We staked out a spot fairly close to the right-side speakers at the Which Stage about half an hour before Buffalo Springfield, right near a college-age woman who got up to leave shortly after we sat down. Moments later, my friend Hugh looks down and says, "Hey, someone lost a wallet," and after checking the driver's license, we realize that, sure enough, it was the just-departed woman. We'll call her Mary — since that is in fact her name. No problem! We should be able to find her in the dark in this crowd of 80,000 people!
Well, savvy social media types that we are, we get on the Bookface, friend her and send a message. After about 20 minutes and no response, Hugh does a little Googling and somehow manages to figure out Mary's father's name and phone number. He calls, and her mom answers and says that Mary called crying a few minutes ago, and she'll be thrilled to get her wallet back. Mom get's Hugh's number, yada yada yada — Mary has her wallet back. If Hugh and Mary get married some day, it'll make a helluva story at the wedding. Most importantly, Mary's mom is baking us cookies next time we are in Chattanooga.
Buffalo Springfield took the stage at 9:30 and kicked into a decent rendition "On the Way Home," but it wasn't until the second song — the more well-known "Rock & Roll Woman" — that the familiar harmonies of front men Richie Furay, Stephen Stills and Neil Young really started to resonate. The Furay-fronted numbers (which also were the slow ones) were snoozers, but considering he co-founded Poco and went on to be a church pastor, perhaps not surprising. Stills was solid, and his guitar work got better as the night went on, and Young, as usual, was electrifying. Dude still sings as well as ever, and plays guitar like he's possessed by demons. (Perhaps Furay helped him exorcise them after the set.)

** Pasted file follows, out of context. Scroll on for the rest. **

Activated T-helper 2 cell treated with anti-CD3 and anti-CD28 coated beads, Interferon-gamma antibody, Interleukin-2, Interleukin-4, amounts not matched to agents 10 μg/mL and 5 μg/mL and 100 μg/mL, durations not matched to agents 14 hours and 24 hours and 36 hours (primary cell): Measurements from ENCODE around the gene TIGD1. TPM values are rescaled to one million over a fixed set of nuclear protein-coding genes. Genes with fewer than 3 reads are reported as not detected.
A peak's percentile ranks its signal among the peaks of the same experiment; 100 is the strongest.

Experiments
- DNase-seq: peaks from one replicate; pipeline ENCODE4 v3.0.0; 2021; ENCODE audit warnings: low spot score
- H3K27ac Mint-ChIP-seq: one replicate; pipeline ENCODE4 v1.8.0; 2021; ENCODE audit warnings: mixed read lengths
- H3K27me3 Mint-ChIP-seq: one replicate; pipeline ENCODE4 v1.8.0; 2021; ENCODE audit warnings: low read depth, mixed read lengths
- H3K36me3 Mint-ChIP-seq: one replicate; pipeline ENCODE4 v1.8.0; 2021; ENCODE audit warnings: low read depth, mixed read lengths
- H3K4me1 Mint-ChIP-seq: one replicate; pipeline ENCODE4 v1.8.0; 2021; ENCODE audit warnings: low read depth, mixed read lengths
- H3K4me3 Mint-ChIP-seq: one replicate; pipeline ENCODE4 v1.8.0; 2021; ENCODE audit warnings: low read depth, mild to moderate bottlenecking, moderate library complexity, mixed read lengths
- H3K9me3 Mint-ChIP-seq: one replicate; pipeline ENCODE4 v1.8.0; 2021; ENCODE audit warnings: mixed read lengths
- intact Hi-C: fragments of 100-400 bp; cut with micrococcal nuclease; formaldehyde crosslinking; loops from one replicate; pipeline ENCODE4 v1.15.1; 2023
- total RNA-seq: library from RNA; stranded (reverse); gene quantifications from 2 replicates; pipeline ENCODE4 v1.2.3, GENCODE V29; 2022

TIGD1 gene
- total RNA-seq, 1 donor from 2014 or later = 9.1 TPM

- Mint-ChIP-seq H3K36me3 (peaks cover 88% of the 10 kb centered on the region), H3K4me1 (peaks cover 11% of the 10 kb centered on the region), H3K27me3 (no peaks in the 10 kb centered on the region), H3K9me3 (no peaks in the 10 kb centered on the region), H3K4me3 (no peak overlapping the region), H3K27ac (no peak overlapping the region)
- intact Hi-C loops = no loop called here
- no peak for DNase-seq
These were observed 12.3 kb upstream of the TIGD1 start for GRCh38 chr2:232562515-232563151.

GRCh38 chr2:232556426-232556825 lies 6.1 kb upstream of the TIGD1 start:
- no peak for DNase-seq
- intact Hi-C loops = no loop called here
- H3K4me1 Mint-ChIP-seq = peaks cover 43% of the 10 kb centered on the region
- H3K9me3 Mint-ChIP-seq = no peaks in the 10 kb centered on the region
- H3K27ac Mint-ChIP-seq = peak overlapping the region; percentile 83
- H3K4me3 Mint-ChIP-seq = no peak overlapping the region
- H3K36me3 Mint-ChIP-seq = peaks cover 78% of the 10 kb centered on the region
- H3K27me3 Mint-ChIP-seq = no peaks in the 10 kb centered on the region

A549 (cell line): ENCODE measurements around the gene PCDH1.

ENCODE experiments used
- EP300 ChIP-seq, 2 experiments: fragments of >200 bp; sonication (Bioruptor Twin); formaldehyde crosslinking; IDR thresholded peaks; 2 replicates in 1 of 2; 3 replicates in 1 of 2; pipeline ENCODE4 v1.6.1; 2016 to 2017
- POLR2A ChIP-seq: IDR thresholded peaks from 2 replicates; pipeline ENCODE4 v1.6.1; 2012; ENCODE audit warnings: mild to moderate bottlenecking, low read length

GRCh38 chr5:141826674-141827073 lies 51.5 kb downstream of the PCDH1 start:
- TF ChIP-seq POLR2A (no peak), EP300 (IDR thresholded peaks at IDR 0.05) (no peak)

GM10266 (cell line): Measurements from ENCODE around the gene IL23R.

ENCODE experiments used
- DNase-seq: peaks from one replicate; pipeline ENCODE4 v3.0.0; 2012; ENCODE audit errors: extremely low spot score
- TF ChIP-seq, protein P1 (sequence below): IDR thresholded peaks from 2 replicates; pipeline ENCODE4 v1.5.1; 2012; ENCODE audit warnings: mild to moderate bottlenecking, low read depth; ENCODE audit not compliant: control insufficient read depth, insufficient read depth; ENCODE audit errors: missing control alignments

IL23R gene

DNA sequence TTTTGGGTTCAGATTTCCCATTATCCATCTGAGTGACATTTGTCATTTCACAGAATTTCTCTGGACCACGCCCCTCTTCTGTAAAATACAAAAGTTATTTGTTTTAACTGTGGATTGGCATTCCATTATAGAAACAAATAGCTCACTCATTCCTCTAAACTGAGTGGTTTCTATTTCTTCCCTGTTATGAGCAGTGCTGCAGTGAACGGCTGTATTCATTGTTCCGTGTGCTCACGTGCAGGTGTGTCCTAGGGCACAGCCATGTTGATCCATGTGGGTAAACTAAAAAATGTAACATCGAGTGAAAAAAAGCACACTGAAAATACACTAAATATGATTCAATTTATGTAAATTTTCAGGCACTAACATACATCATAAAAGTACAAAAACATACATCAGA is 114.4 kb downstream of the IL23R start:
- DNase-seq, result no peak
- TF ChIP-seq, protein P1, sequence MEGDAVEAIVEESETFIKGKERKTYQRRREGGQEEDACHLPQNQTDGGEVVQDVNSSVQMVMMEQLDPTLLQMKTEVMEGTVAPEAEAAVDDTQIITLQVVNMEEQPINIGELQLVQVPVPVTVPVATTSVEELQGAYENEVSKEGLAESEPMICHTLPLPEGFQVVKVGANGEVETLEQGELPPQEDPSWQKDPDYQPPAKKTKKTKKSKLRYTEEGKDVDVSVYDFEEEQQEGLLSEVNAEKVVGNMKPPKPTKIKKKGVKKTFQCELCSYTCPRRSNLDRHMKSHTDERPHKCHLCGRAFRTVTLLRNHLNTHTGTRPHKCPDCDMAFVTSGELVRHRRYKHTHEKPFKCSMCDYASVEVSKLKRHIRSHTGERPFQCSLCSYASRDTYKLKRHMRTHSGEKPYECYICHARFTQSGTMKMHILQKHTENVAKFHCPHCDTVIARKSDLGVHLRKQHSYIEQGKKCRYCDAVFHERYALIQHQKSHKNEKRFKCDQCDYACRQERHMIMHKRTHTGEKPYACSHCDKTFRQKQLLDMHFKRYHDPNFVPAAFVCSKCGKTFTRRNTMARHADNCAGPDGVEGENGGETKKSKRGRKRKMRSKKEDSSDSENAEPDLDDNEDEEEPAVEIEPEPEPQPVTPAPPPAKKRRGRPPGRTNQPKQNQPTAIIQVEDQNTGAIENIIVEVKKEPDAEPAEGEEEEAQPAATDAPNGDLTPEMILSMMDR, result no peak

In fact, the Young numbers were among the best Bonnaroo moments. Things really took off midset with a blazing "Mr. Soul" — still one of my favorite ’60s gems, even if the riff is a blatant "(I Can't Get No) Satisfaction" ripoff. Few people can bash out a hook on a Les Paul like Young. "I Am a Child" — the song that would be the template for the acoustic guitar/harmonica sound for much of the Young catalog — was utterly gorgeous.
Stills had some shining moments too, including an epic "Bluebird," complete with an extended psychedelic freakout. (For a moment, I saw Stills' face morph into the visage of William F. Buckley, and thought someone had dosed my Gatorade. But I soon realized that, no, Stills actually looks a little like Buckley.) A rousing "For What It's Worth" had the entire audience — most of whom were born 20 years after Buffalo Springfield broke up — singing along.
But the highlight was the encore, an incendiary "Rockin' in the Free World" (also born 20 years after Buffalo Springfield broke up). The Young staple, a not-so-found shout-out to George Herbert Walker Bush, featured Young's best guitar-abusing of the evening. If ever there was a tailor-made festival rock song, this is it. My girlfriend even looked at me and said, "I was never a fan of this song on the radio, but now I totally get it." Judging by the response in the above video, so did everyone else.